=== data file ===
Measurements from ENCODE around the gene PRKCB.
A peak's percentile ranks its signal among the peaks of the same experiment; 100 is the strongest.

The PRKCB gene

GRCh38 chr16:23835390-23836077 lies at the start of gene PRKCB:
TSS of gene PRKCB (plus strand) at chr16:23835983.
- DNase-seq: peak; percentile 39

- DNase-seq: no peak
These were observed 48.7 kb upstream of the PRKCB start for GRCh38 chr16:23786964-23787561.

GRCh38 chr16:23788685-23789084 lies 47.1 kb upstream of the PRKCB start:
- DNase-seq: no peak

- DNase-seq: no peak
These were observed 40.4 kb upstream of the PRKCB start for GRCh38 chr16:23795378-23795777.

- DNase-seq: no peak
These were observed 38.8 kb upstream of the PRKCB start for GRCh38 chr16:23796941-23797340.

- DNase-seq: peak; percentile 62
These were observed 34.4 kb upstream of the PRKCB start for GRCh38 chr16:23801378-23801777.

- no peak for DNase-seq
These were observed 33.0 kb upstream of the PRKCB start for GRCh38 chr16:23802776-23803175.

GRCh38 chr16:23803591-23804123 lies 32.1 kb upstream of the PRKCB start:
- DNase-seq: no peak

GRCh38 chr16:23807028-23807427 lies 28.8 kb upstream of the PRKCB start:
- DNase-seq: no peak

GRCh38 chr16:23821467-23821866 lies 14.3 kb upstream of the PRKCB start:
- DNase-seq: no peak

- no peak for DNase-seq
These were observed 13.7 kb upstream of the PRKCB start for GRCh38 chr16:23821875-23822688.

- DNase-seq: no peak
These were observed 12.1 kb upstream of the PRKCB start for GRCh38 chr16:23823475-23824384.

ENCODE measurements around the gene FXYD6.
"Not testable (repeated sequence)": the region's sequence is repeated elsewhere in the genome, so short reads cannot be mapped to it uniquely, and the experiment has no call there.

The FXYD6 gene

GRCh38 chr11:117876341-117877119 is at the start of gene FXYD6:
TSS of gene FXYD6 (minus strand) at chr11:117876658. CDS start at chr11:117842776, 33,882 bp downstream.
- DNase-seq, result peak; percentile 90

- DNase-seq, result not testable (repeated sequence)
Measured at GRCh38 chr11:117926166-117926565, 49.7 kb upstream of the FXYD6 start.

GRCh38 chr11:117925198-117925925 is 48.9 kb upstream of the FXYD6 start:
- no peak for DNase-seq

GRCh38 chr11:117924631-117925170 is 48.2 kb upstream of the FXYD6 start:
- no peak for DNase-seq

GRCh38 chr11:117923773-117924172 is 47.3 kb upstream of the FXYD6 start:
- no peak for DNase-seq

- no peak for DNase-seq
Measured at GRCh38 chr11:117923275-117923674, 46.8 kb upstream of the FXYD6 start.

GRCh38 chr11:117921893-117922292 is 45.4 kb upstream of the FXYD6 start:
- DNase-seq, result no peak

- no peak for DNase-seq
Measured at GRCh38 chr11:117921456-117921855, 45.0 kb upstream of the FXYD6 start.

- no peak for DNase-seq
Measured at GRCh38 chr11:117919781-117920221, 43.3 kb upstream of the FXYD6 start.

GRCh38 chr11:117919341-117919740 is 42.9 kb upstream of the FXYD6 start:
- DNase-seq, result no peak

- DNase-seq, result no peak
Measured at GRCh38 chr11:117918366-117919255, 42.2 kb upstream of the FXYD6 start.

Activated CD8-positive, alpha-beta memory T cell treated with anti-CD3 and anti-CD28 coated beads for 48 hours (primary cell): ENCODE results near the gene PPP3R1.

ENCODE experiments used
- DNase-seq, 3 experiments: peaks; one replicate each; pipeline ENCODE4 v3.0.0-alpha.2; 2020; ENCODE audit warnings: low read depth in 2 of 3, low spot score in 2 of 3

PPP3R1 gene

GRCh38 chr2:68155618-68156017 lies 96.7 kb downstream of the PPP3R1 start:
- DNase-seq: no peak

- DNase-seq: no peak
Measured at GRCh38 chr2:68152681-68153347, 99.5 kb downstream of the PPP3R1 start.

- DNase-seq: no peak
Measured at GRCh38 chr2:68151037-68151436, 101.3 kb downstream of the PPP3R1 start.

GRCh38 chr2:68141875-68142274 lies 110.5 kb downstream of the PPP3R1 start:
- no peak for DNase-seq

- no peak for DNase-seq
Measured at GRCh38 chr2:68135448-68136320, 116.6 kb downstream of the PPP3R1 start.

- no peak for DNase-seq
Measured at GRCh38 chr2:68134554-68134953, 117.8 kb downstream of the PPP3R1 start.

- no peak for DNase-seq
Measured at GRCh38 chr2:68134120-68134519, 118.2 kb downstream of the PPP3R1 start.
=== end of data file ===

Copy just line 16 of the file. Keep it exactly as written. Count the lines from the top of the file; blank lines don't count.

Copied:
These were observed 34.4 kb upstream of the PRKCB start for GRCh38 chr16:23801378-23801777.